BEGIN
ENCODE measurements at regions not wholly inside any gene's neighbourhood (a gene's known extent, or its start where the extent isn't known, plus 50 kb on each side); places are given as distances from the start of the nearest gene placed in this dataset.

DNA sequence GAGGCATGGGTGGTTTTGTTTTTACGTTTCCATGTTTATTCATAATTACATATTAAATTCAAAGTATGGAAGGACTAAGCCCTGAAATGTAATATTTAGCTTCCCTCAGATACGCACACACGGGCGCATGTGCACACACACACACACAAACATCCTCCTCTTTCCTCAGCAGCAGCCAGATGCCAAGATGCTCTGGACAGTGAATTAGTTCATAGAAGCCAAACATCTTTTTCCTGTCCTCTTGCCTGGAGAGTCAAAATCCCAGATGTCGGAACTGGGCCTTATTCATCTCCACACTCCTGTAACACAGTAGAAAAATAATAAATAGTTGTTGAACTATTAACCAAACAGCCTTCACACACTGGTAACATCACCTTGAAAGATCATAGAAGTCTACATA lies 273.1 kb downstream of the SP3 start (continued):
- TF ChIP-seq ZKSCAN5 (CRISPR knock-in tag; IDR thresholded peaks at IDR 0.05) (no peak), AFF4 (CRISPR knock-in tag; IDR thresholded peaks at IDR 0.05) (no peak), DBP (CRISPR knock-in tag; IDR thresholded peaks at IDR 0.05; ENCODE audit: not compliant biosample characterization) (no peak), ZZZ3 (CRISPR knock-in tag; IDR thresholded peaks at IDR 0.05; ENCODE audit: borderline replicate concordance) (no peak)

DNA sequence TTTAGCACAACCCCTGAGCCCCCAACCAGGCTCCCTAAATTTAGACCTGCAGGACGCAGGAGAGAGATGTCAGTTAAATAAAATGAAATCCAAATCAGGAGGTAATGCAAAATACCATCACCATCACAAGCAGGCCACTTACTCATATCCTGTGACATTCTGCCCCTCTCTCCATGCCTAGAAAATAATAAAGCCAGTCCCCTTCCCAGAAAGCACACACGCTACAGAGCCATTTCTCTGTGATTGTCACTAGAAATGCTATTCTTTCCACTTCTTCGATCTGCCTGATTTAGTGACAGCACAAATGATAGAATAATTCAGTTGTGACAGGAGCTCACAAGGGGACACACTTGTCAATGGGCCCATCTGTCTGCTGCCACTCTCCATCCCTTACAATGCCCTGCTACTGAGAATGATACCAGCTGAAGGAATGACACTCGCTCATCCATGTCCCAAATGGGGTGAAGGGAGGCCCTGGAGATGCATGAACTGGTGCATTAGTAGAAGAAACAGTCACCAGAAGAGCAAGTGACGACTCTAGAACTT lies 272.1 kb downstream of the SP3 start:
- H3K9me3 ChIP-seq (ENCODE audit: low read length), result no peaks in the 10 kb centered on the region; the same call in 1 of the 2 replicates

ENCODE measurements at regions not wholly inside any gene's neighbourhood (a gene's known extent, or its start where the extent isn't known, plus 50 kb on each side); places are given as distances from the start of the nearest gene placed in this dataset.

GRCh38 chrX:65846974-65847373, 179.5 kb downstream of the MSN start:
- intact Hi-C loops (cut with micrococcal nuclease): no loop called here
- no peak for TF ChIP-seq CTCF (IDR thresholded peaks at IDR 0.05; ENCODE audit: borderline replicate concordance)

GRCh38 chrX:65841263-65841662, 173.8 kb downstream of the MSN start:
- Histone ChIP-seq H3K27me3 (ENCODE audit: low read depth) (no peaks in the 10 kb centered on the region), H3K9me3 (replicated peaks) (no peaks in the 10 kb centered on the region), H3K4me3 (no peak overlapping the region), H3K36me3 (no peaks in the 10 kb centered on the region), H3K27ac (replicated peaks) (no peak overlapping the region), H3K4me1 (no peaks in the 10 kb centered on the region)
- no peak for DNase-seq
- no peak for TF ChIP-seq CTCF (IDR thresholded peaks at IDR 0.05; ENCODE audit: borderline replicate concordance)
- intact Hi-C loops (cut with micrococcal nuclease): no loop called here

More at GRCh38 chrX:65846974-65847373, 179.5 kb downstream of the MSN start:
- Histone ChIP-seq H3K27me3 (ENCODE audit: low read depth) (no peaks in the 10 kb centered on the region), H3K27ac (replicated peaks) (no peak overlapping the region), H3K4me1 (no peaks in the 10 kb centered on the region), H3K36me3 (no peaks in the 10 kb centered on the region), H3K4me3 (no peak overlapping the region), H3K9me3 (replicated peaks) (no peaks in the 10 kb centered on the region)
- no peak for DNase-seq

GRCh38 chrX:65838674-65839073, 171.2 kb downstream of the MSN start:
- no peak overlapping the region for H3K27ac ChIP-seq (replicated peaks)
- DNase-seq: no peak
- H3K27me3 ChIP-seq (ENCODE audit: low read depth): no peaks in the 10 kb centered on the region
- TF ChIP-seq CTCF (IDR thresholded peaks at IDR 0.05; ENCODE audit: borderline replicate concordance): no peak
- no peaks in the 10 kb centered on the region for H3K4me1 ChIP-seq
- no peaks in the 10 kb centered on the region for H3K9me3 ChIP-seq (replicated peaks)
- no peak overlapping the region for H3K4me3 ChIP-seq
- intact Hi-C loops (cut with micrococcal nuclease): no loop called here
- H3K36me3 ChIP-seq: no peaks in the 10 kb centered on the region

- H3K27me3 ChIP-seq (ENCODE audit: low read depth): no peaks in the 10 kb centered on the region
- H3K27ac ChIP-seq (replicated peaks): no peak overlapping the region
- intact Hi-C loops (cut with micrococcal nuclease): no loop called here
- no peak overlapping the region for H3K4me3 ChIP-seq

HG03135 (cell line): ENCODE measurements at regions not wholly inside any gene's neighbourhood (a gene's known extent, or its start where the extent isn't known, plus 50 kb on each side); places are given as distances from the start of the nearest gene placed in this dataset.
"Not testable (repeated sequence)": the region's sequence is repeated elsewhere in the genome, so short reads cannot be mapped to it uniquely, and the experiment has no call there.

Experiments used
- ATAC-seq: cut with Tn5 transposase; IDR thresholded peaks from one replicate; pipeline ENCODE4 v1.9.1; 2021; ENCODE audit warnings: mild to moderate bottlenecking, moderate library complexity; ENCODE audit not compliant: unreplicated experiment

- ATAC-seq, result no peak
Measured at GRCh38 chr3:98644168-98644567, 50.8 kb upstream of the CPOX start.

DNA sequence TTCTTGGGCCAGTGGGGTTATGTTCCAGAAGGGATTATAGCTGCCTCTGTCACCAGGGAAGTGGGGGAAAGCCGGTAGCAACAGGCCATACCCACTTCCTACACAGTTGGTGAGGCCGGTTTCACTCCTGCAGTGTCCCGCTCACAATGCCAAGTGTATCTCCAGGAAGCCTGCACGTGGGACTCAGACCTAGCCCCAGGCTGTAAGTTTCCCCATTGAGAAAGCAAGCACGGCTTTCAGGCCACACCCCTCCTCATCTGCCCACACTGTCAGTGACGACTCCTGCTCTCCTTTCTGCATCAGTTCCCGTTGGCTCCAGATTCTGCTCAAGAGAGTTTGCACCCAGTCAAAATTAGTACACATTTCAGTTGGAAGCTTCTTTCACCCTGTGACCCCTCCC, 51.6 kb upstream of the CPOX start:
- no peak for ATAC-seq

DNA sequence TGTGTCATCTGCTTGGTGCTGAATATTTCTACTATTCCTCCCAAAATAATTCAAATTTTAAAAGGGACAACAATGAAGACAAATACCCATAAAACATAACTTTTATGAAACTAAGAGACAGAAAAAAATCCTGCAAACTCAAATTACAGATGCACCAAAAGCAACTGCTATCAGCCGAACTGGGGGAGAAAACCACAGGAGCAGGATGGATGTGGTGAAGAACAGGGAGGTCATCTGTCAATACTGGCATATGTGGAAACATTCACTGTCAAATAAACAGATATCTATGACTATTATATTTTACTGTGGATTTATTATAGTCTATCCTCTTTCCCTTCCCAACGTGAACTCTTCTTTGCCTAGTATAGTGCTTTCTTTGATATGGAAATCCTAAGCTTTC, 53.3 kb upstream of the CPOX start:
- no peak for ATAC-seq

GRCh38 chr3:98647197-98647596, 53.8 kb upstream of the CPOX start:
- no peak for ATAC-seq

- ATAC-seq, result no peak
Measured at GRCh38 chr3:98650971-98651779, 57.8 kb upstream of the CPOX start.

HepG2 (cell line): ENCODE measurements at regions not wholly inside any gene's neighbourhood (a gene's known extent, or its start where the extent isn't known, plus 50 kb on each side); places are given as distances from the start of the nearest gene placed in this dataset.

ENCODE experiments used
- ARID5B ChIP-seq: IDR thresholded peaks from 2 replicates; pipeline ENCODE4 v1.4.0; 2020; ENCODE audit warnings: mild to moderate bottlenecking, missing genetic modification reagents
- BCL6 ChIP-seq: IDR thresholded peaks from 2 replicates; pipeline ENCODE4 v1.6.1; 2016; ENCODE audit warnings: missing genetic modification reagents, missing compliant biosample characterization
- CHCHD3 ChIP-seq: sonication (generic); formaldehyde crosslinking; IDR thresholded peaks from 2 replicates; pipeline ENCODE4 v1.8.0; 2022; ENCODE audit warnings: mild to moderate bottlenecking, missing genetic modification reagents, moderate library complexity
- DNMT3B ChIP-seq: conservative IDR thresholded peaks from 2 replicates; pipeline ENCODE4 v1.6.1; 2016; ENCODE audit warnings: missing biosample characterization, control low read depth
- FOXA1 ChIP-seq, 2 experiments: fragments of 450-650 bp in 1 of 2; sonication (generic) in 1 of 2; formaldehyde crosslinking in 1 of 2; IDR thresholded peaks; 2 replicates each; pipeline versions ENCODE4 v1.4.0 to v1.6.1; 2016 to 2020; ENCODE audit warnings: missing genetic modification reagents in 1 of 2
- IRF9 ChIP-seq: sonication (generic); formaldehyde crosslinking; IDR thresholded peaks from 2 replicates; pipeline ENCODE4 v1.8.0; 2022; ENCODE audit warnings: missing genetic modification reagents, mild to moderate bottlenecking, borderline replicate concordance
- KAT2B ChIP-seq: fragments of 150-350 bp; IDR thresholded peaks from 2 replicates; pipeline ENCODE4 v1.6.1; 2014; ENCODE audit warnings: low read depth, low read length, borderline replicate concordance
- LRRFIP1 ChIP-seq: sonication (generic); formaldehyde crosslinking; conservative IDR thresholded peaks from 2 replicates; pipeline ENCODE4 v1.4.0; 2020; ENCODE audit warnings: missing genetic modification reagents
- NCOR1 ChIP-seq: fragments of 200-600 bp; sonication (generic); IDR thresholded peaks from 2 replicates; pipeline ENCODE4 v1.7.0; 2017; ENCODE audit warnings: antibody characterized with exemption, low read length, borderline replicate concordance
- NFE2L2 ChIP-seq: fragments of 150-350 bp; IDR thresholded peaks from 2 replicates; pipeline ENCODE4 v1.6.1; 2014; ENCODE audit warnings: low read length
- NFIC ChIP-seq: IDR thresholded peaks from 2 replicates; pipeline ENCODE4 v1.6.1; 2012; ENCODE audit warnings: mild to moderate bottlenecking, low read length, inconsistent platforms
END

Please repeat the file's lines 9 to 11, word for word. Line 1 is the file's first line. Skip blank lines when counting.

- no peak for TF ChIP-seq CTCF (IDR thresholded peaks at IDR 0.05; ENCODE audit: borderline replicate concordance)

GRCh38 chrX:65841263-65841662, 173.8 kb downstream of the MSN start:
- Histone ChIP-seq H3K27me3 (ENCODE audit: low read depth) (no peaks in the 10 kb centered on the region), H3K9me3 (replicated peaks) (no peaks in the 10 kb centered on the region), H3K4me3 (no peak overlapping the region), H3K36me3 (no peaks in the 10 kb centered on the region), H3K27ac (replicated peaks) (no peak overlapping the region), H3K4me1 (no peaks in the 10 kb centered on the region)